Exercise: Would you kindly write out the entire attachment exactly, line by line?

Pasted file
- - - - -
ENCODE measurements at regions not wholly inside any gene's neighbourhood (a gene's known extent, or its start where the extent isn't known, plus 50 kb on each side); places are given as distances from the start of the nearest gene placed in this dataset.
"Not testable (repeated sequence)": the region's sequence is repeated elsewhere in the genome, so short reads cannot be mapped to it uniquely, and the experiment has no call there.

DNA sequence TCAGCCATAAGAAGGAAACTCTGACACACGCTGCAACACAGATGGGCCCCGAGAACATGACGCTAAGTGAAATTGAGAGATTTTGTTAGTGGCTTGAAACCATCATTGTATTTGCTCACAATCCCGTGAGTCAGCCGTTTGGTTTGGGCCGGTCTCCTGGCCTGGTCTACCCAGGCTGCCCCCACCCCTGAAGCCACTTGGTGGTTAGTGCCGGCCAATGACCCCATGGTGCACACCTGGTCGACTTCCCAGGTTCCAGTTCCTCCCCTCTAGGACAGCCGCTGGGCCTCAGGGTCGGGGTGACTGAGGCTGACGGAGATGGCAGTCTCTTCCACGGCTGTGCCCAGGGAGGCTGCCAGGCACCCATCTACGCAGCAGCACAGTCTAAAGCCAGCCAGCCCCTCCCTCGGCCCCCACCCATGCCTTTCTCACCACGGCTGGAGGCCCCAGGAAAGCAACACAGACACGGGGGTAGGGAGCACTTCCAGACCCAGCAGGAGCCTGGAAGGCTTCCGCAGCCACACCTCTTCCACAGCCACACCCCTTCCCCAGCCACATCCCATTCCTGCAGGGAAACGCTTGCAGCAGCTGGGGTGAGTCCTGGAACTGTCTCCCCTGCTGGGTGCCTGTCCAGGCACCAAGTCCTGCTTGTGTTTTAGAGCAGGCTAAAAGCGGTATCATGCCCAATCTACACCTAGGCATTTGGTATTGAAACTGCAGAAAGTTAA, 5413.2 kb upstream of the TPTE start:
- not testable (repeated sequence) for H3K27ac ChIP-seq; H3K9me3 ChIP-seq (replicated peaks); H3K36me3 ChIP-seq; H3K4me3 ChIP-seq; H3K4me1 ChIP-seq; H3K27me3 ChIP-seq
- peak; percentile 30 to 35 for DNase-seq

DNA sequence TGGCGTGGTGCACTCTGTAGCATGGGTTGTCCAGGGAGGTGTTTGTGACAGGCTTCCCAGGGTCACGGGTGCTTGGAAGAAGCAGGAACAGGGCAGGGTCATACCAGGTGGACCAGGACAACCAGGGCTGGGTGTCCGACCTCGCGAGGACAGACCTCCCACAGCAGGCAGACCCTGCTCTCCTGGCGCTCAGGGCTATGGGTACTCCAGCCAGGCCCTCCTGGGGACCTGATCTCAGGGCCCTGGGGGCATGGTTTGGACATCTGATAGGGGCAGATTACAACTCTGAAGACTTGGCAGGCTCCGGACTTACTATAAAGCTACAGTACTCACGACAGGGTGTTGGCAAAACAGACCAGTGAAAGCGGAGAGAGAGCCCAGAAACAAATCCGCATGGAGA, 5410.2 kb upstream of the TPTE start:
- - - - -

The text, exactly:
ENCODE measurements at regions not wholly inside any gene's neighbourhood (a gene's known extent, or its start where the extent isn't known, plus 50 kb on each side); places are given as distances from the start of the nearest gene placed in this dataset.
"Not testable (repeated sequence)": the region's sequence is repeated elsewhere in the genome, so short reads cannot be mapped to it uniquely, and the experiment has no call there.

DNA sequence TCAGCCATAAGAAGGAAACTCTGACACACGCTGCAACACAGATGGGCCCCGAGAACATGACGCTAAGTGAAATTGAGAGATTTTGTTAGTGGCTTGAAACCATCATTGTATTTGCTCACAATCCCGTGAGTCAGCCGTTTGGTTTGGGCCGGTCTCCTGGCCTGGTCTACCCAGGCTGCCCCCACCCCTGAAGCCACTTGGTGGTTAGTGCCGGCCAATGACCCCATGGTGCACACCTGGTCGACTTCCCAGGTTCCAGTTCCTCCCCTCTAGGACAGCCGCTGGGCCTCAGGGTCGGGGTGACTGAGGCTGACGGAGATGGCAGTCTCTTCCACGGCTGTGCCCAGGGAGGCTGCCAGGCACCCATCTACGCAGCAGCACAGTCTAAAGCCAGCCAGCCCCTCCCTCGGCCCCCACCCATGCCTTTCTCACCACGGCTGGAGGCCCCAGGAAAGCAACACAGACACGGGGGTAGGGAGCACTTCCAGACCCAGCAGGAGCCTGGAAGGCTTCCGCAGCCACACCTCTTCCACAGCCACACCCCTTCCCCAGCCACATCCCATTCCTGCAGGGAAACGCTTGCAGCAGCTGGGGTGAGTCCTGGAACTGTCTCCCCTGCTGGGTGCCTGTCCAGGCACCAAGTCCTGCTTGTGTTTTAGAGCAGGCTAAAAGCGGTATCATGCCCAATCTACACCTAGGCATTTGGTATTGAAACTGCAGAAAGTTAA, 5413.2 kb upstream of the TPTE start:
- not testable (repeated sequence) for H3K27ac ChIP-seq; H3K9me3 ChIP-seq (replicated peaks); H3K36me3 ChIP-seq; H3K4me3 ChIP-seq; H3K4me1 ChIP-seq; H3K27me3 ChIP-seq
- peak; percentile 30 to 35 for DNase-seq

DNA sequence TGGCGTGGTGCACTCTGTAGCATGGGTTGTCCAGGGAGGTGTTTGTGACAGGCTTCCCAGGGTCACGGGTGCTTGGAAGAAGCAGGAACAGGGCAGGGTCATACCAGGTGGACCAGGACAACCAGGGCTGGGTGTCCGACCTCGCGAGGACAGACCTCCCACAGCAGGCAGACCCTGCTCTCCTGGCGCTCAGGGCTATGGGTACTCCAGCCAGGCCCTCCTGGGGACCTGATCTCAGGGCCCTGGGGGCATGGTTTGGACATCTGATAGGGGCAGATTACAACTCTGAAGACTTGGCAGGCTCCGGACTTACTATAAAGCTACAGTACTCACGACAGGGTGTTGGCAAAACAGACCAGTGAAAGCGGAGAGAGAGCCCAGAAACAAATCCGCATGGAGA, 5410.2 kb upstream of the TPTE start: